We've enjoyed a great start to 2008. For whatever reason, my kids at school have been terrific lately, and it's been very enjoyable to come to school each day. Tuesdays are chapel and 2 conference periods, so that makes it a pretty nice day as well.
Last weekend, Dustin and I had a blast celebrating our neighbor David's birthday with David and Leslie by going to the U of L/U Conn Gals' Basketball game (great game even though we lost), enjoying Leslie's yummy cooking, and savoring delicious Graeter's Ice Cream... and Blokus, of course. Happy birthday, David!
And the weather's been fun lately... with some snow. We have enjoyed lots of soup. I still find it REALLY weird to teach a room full of kids while the windows show a snowy scene that beckons the kids to come and play outside. I feel bad for them, but school must go on! And... I'm learning that scarves aren't just for decoration, like they so often were in Texas. I've also busted out my "recess coat" again.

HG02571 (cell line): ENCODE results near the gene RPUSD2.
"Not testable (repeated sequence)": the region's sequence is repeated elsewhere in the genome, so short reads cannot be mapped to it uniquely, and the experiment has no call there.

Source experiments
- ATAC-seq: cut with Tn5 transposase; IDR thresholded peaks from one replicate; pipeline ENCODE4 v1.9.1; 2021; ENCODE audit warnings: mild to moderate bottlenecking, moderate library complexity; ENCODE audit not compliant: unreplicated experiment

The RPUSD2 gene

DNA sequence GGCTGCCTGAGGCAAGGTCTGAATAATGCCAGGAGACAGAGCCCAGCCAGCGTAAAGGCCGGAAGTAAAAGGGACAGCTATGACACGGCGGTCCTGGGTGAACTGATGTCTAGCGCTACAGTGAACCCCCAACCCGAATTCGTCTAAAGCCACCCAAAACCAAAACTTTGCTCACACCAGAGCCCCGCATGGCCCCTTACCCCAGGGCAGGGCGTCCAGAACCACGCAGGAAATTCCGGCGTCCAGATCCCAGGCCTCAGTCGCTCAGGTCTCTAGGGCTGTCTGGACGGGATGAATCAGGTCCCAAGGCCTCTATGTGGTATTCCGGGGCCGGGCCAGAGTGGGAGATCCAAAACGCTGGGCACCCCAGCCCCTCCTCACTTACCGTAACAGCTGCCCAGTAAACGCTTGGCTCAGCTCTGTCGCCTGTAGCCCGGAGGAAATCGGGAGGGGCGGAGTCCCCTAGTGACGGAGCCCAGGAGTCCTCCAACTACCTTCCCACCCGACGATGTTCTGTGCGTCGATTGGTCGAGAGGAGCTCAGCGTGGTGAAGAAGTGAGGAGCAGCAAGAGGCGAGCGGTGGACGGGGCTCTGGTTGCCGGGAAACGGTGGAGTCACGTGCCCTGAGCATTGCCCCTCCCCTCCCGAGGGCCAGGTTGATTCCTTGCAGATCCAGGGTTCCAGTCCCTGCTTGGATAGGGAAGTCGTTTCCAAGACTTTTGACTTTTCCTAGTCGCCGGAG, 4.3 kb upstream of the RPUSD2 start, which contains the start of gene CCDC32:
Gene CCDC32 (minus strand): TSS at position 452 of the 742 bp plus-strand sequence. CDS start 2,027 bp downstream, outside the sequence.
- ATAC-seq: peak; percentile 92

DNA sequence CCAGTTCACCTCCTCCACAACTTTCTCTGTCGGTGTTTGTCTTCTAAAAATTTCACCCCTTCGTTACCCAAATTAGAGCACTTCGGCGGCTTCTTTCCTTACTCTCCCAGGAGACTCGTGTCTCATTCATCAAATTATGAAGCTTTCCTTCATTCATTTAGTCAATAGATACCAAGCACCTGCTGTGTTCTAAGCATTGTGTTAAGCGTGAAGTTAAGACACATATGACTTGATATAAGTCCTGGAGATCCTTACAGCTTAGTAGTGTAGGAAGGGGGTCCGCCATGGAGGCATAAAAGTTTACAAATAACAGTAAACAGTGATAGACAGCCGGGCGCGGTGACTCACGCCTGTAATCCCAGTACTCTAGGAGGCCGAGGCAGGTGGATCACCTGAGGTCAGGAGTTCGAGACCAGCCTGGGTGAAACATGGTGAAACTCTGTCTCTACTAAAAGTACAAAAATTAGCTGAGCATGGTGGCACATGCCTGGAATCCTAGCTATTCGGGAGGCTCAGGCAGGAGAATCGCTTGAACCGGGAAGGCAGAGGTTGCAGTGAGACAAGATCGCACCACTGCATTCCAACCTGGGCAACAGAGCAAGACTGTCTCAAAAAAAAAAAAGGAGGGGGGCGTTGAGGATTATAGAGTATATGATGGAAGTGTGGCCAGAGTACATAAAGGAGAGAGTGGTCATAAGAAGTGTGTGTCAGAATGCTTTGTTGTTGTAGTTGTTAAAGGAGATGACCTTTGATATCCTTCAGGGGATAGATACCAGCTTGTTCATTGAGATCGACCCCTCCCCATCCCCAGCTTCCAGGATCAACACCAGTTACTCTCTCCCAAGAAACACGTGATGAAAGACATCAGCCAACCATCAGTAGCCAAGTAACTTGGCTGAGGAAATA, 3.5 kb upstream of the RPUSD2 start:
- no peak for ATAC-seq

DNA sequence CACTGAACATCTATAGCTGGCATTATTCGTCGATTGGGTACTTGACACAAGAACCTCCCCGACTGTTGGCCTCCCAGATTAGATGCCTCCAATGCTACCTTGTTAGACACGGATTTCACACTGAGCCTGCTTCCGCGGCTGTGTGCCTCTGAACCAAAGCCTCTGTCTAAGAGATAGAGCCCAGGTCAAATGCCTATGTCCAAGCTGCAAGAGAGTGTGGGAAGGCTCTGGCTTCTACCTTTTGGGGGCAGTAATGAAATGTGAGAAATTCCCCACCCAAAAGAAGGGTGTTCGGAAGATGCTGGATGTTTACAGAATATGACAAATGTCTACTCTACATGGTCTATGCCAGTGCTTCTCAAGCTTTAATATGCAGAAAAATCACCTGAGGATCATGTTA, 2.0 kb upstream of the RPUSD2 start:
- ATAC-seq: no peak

David actually got a GREAT shot of the snow recently. I hope they don't mind me borrowing this photo from their blog. I just love it!
My time is almost up for blogging, but I wanted to say a quick note about reading biographies. Dustin's reading Pistol Pete's and I'm reading the Prentiss biography I referred to recently. There are many benefits of reading biographies, but one is that it gives you a more realistic view of how good we have it. My book is almost hard to read, because there is so much suffering and death, but it is real. It's not fiction. Life was hard. Sickness almost always threatened to take lives. Cooking a meal was hard. It was cold. Babies died. Money was tight. Suffering happens today, mostly in other countries depending on how you define it, but it also happened in other time periods. We live in a comfortable country in a comfortable time period. It is good for us to "visit" other places and times by way of biographies, so that our faith will be prepared to sustain similar trials and not be shaken among our own trials, which often are very small in comparison. You see how KIND God was to suffering believers and how their faith was built up. You can't help but be encouraged, walking away with a strengthened resolve to put your hope in God and remembering that this world is not your home.